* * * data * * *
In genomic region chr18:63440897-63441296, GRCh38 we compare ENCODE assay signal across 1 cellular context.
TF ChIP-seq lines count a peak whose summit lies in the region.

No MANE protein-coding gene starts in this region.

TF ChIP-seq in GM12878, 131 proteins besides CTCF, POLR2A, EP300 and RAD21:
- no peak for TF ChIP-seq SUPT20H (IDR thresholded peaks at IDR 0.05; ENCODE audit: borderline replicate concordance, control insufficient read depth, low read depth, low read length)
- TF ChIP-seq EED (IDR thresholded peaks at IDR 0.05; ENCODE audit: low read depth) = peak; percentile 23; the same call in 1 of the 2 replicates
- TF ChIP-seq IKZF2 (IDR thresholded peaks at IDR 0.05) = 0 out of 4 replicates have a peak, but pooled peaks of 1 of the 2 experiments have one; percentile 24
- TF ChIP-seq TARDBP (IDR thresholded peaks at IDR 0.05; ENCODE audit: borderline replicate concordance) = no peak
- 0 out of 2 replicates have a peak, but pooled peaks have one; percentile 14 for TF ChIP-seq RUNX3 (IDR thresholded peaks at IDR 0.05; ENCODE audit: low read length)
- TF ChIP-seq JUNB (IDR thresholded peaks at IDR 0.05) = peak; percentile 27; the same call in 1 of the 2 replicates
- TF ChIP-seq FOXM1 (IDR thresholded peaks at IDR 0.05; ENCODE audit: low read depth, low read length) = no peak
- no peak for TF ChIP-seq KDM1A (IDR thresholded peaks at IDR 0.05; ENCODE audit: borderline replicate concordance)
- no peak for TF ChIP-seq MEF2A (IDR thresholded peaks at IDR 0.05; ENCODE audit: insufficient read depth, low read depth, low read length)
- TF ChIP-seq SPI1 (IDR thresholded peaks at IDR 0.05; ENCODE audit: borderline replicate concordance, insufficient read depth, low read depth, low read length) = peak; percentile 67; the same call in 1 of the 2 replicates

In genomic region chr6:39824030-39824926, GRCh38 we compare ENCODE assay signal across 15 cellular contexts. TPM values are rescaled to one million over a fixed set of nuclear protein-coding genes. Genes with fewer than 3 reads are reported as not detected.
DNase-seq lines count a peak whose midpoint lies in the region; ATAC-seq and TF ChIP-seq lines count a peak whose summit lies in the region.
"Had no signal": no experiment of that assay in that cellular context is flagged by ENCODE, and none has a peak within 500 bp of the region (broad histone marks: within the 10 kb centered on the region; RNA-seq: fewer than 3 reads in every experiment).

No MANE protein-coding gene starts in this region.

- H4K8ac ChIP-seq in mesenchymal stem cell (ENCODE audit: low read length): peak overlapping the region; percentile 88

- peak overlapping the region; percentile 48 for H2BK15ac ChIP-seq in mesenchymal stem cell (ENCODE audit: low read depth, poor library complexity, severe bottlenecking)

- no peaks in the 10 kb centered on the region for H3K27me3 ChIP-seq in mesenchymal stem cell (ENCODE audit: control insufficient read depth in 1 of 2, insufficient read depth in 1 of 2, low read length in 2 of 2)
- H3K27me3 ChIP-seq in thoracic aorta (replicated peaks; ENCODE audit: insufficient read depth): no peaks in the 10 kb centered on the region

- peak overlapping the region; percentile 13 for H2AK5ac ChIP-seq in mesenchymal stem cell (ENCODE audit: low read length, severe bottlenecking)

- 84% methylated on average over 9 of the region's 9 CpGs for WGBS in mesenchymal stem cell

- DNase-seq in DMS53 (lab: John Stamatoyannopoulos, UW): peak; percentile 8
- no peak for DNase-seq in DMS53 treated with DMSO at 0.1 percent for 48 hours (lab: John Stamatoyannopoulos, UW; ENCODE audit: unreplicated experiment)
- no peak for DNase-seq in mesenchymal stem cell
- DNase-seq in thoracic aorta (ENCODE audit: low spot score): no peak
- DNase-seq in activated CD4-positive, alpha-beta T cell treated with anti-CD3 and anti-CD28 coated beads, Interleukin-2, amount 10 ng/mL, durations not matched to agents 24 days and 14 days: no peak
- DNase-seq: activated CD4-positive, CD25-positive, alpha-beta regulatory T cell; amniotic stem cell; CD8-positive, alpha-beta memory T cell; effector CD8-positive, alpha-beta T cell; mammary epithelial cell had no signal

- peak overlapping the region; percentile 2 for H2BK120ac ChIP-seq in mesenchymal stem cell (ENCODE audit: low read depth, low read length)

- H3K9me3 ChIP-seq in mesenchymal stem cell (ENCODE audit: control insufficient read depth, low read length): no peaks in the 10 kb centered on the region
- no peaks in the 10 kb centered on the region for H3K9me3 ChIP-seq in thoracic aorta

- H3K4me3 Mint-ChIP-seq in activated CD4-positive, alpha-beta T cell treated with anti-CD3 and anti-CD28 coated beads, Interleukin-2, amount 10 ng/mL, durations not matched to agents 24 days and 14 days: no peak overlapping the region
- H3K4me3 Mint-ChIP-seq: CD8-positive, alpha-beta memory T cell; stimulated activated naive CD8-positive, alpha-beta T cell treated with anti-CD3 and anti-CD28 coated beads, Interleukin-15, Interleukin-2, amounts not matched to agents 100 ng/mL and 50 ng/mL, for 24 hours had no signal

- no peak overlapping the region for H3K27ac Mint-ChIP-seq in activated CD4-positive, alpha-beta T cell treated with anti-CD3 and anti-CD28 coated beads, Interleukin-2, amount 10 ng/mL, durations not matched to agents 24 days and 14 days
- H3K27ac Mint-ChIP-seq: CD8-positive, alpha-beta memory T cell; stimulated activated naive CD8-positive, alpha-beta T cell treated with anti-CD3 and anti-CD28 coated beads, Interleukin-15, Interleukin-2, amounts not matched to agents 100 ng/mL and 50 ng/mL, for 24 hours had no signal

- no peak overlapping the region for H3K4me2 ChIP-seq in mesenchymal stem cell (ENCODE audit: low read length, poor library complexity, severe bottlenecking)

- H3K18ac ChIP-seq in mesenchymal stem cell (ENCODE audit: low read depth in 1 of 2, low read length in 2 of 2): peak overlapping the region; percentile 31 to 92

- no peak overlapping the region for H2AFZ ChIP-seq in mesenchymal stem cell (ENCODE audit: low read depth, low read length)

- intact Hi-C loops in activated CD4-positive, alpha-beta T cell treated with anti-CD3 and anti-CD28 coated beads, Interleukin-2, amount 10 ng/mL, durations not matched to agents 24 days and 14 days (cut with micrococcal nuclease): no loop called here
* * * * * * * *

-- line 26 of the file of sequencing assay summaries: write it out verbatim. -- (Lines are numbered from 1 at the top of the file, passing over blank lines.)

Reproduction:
- no peak for DNase-seq in DMS53 treated with DMSO at 0.1 percent for 48 hours (lab: John Stamatoyannopoulos, UW; ENCODE audit: unreplicated experiment)